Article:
Last August, when she began her climate strike outside the Swedish parliament, 16-year-old Greta Thunberg was all alone. “I tried to bring people along to join me,” Thunberg recently told Rolling Stone, “but no one was really interested, and so I had to do it by myself.” But around the world, children and teenagers — worried about their future and exasperated by adults’ overwhelming failure to address climate change — soon took notice.
Thousands joined Thunberg, now a nominee for the Nobel Peace Prize, on Friday, gathering at some 1,600 strike locations in more than 100 countries around the world — Sweden, Germany, the U.K., France, Belgium, Austria, Italy, Finland, Uganda, South Africa, New Zealand, Australia, Korea, Japan, India — for the School Strike 4 Climate.
Among them was Alexandria Villaseñor, a 7th grader in New York. Villaseñor, who has asthma, was visiting family in Northern California in November as the Camp Fire consumed thousands of homes and tens of thousands of acres. She couldn’t go outside without feeling “really sick,” she says. When she returned to New York she started reading and researching and discovered that what was happening in California, where she grew up, wasn’t normal.
“I started to realize, ‘Wow, I’ve lived in climate change my whole life’ — my earliest memories were of the droughts,” she says. “Our reservoir dried up one time — where we got our water supply. I just started to realize that I’ve always been around this.” She came across a story about Thunberg, read about the speech she gave at the 2018 United Nations COP24 climate conference in Poland and her call to action.
On December 14th, Villaseñor began striking outside the United Nations headquarters in New York. For many weeks, like Thunberg, she was alone. She returned anyway “every Friday for about four or more hours, or at least until I’m numb. I’ve striked in rain, sleet, freezing snow, even the Polar vortex.”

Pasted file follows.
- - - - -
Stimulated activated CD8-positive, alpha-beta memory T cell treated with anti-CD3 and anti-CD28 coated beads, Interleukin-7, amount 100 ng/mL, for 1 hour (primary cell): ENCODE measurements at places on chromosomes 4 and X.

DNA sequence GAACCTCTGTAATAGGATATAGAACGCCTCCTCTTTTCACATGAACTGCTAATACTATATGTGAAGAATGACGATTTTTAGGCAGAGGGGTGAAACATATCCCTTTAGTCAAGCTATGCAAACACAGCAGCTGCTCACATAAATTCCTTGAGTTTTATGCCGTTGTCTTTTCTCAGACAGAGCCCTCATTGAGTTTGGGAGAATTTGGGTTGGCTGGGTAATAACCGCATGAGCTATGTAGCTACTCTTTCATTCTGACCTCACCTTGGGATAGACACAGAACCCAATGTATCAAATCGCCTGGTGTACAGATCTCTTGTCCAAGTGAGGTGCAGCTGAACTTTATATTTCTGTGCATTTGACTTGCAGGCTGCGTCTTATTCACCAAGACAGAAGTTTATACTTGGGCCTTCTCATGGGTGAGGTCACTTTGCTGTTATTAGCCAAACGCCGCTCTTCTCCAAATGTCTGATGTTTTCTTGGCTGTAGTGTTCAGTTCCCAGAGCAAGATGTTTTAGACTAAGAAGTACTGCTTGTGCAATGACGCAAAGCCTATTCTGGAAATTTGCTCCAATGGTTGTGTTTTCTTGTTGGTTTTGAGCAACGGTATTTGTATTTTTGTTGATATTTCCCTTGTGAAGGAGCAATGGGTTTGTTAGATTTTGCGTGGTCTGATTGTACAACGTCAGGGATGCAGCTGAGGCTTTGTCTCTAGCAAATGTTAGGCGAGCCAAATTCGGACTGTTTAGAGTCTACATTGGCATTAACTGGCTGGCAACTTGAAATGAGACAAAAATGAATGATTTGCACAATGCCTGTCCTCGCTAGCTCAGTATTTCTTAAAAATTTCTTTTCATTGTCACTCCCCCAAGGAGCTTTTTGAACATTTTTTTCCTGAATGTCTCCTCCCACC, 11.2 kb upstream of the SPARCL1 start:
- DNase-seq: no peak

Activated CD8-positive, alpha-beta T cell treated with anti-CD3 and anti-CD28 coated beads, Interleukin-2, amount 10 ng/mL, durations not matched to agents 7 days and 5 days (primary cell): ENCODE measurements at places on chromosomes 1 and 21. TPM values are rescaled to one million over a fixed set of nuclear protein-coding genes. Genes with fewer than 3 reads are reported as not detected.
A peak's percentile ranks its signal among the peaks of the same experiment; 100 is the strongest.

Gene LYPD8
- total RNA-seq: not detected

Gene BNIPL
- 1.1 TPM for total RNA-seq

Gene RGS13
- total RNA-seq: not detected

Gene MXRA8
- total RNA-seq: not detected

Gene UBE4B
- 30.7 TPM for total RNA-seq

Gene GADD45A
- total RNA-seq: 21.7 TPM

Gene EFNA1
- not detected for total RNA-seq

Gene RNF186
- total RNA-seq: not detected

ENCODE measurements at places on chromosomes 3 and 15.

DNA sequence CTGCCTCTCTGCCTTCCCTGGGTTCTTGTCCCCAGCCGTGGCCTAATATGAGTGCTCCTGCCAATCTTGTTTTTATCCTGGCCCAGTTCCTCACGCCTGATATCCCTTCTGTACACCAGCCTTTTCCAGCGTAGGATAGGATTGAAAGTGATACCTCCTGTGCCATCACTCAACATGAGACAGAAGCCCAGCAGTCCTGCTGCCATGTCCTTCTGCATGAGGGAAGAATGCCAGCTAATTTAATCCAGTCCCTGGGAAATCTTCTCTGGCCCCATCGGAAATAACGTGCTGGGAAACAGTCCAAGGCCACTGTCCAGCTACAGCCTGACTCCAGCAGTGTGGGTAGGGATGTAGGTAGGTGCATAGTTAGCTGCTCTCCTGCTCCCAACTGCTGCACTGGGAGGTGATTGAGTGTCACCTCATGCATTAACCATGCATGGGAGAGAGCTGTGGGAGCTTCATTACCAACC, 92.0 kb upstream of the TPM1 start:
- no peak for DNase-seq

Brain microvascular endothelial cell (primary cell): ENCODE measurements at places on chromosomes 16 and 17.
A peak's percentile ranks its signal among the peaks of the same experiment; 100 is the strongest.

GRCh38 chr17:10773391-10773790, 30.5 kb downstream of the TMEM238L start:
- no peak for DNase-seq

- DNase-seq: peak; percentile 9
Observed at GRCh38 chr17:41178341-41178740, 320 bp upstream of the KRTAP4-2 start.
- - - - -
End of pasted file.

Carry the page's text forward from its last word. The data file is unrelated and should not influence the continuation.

But, like Thunberg, Villaseñor is determined to make sure world leaders hear the school strikers’ demands. “I want them to enact laws that will reduce greenhouse gas emissions by 50 percent and keep us below 1.5 degrees [warming], in line with the IPCC report that came out last November,” she says. “I will be striking as long as it takes for those goals to be enacted.”
On Friday, Villaseñor returned to the polished steel bench where she’s sat for the past 14 weeks, a few hundred feet from the entrance of the United Nations headquarters. Flanked by the two plastic covered signs she’s carried every week — “COP24 FAILED US,” one reads; the other says “School Strike 4 CLIMATE” — she read from a set of prepared remarks.
“For weeks, I was alone and ignored, receiving barely a nod or a glance from people passing by me,” Villaseñor said. On Friday though, she was joined by dozens of other children her age, who came that morning ready to stage a die-in on the steps of the U.N. to get world leaders’ attention. “But they are still not listening,” she said. “Instead, our world leaders are the ones acting like children. They are the ones having tantrums, arguing with each other and refusing to take responsibility for their actions, while the planet burns.”
More than 400 protest actions were planned in the U.S. on Friday, according to organizers Youth Climate Strike, and the event at the United Nations was the first of several planned in New York. Jay Inslee, governor of Washington and a Democratic candidate for president, was scheduled to speak at an event at Columbia University. Villaseñor expected to meet with him, but she was suspicious of politicians looking to use her and her fellow activists for a photo op.
“I don’t want to get involved until I know what their exact plans are. I want to know what they are thinking of doing to reverse the climate crisis,” Villaseñor says. “[17-year-old] Jamie Margolin had sued Jay Inslee for not taking action on climate change, so I’m very cautious to get involved with any politicians because they could be making false promises.”